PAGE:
Special Promotion starts today...Valid until June 30, 2014

Purchase 3 Digital downloads to the value of 26.85 and get 30% off your order.

Tips for effective landscape photography

06th May 2014
Tips for effective landscape photography
• One or more foreground objects will give the impression of three-dimensionality, and can help to frame the scene. Depth is achieved by combining foreground, middle ground and background objects.
• Compose the image so that it contains a centre of interest - an object that draws the viewer's eye into the picture.
• Placing the centre of interest off-centre, in accordance with the Rule of Thirds, will create a harmonious composition.
• Placing the horizon a third of the way down from the top or bottom of the frame is usually much better than having it in the middle of the scene.
• Scale can often be important to the understanding of a landscape, and can be achieved by including an object of a known size in the scene.
• The quality of the light is perhaps the most influential attribute of a successful landscape. Waiting for interesting lighting that is moody, dramatic or diffused usually pays off in a memorable photograph. Top landscape photographers will often return again and again to a location until lighting conditions are just right.
• Ensure that your camera's flash is turned off when shooting landscapes, unless you require it to brighten a foreground object. Flash in a dusty, misty or foggy scene may cause flare by reflecting off the droplets of moisture or dust particles.
• Use a tripod to ensure sharpness, especially in low-light conditions.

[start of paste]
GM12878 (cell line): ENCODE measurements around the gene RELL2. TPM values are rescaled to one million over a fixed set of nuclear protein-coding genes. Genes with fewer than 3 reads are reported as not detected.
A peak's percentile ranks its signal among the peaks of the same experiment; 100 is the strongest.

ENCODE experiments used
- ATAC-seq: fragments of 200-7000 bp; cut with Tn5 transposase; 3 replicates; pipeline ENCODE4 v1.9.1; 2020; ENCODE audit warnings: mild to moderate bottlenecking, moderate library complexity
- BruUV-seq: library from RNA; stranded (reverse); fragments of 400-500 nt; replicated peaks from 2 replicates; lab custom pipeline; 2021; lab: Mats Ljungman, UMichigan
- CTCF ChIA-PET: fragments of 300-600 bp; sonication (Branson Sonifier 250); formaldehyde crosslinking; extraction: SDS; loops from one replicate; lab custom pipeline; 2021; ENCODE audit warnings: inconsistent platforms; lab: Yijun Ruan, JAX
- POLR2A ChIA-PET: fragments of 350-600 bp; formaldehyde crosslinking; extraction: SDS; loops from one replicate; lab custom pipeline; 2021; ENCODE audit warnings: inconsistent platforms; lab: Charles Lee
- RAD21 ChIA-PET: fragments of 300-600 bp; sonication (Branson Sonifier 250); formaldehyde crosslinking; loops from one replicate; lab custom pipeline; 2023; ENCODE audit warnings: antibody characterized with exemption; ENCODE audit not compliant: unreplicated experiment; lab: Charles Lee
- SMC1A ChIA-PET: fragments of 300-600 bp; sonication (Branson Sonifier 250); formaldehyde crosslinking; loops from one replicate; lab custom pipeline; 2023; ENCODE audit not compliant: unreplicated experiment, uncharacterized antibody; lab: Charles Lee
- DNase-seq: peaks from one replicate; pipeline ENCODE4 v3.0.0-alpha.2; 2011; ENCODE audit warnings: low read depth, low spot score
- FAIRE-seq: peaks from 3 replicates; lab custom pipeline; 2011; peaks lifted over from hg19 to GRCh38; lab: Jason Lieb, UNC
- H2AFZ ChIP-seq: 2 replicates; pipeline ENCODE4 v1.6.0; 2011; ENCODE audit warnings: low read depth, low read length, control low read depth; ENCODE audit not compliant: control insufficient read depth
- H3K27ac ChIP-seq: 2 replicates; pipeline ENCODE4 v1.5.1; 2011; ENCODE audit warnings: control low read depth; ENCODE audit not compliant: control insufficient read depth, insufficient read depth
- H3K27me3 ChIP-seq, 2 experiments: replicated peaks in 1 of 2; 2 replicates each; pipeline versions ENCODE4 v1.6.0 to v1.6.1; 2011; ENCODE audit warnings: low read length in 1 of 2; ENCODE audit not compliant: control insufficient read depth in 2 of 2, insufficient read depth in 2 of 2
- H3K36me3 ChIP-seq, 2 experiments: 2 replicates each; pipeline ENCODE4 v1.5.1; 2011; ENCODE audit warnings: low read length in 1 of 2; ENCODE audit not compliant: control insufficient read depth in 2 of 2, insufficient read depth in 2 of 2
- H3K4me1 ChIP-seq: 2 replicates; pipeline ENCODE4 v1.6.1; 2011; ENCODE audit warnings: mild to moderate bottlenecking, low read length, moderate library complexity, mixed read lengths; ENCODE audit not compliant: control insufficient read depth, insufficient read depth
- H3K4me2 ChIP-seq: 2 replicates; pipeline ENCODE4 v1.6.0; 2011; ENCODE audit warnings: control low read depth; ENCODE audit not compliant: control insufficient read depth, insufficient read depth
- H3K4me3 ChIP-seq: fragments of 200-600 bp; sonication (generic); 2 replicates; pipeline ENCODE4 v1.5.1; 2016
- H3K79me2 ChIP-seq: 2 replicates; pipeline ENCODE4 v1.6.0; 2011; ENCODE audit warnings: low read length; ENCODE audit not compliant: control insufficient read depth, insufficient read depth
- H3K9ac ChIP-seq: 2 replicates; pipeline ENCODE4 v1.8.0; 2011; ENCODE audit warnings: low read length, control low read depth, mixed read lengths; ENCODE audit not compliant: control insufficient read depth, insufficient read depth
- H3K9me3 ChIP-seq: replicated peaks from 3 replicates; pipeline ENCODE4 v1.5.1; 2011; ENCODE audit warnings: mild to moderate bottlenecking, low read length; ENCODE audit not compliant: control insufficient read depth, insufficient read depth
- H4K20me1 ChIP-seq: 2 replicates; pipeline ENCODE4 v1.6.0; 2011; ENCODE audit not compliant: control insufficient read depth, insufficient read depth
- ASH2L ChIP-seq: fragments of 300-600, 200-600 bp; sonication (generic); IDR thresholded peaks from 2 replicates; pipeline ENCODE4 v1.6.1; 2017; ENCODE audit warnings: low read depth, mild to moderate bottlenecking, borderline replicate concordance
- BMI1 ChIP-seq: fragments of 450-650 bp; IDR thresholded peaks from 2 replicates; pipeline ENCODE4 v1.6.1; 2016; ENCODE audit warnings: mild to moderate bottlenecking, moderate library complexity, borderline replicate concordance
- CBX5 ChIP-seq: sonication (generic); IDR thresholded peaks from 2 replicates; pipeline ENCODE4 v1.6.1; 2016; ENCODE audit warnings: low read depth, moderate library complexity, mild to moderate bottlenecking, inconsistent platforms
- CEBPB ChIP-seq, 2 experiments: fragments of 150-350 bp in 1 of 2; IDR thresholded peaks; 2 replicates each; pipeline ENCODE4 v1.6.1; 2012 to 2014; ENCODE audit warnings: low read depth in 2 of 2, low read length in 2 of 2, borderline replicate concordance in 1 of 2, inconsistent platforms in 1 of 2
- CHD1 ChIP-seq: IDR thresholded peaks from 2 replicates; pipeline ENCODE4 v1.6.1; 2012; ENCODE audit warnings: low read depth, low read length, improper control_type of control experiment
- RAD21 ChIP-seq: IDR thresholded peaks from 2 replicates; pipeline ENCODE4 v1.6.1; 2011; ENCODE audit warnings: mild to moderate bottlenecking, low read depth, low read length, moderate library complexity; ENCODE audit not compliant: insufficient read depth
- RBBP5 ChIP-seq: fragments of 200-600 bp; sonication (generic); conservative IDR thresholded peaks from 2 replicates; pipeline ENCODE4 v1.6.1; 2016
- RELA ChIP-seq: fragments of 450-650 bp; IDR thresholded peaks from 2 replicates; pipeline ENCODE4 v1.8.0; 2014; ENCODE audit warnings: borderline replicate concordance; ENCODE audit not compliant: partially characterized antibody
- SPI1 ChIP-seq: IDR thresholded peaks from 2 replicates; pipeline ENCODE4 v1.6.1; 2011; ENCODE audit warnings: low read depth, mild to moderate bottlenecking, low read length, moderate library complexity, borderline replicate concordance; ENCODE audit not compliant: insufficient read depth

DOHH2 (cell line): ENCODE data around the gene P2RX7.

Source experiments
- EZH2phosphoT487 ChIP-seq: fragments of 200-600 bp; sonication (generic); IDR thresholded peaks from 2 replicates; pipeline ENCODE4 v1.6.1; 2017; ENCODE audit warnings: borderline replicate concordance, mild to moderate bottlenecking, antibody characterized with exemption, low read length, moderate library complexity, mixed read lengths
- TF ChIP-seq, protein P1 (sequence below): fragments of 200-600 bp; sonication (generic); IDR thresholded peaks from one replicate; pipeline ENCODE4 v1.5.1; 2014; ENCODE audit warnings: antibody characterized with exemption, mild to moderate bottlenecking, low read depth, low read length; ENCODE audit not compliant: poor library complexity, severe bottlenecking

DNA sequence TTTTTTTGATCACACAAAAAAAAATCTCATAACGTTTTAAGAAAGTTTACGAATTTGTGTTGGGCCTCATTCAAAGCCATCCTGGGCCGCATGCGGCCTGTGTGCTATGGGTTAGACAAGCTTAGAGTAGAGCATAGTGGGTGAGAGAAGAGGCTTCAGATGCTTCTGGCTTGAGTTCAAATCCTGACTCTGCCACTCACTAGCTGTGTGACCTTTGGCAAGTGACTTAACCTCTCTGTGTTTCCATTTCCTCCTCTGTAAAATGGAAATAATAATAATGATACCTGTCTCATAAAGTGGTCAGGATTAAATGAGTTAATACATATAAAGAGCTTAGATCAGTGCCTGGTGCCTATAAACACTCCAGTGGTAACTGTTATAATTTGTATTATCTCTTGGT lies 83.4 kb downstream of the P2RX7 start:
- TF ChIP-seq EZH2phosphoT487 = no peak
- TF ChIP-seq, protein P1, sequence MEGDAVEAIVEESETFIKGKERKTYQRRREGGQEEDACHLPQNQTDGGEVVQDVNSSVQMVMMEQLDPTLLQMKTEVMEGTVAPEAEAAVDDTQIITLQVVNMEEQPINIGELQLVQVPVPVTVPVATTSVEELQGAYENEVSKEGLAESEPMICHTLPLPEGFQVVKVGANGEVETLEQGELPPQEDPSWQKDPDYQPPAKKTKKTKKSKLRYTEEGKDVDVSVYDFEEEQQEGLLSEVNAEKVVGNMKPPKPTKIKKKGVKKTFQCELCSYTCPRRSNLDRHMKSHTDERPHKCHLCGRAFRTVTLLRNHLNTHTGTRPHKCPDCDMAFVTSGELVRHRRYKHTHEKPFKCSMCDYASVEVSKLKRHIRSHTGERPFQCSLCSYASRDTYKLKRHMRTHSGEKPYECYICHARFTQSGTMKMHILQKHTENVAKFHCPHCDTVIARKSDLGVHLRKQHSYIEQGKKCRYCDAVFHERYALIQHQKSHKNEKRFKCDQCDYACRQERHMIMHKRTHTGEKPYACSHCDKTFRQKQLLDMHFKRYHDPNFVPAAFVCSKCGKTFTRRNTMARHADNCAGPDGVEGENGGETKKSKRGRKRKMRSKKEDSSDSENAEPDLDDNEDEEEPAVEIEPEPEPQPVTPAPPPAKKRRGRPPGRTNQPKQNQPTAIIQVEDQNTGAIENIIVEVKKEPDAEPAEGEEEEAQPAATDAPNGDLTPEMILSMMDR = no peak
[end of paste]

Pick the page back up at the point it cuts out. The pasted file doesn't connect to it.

• In very low light, be sure to select a fast film speed or a high ISO sensitivity setting in your digital camera that will permit proper exposure and good depth of field.
• Watch for unsightly or unnatural elements such as overhead wires, hydrants, poles and garbage cans, especially in the foreground. If you cannot easily move them, reposition yourself to a camera angle that eliminates them from the frame.

• Don't let the weather stop you from capturing an attractive landscape. Rain can add a degree of softness and peacefulness to a scene. On an overcast day, be sure your scene has an area of colour in it to counteract the overall dull lighting.
• Keep the rules of composition in mind when framing a scene. Lines, in particular, can be a strong factor in making an interesting landscape. An awareness and the judicious placement of planes in the scene can also be factors in improving your composition.
• Landscape photography is often more horizontal than it is vertical, presenting the opportunity to shoot a panorama. If you are faced with a wide vista and your camera has a panorama mode, this is the time to select it. Cropping afterwards can achieve a similar purpose.
• When the wind is blowing or water is moving - waves, waterfalls, a tumbling brook - capturing that movement by using a slow shutter speed to create blur can add great interest to a landscape. When selecting a slow shutter speed, be sure you retain proper exposure by also appropriately adjusting your camera's aperture. Many cameras will do this automatically for you in Shutter Priority mode.

Leave a comment

Your Name
Your Email
Your Comment
No info required here, please press the button below.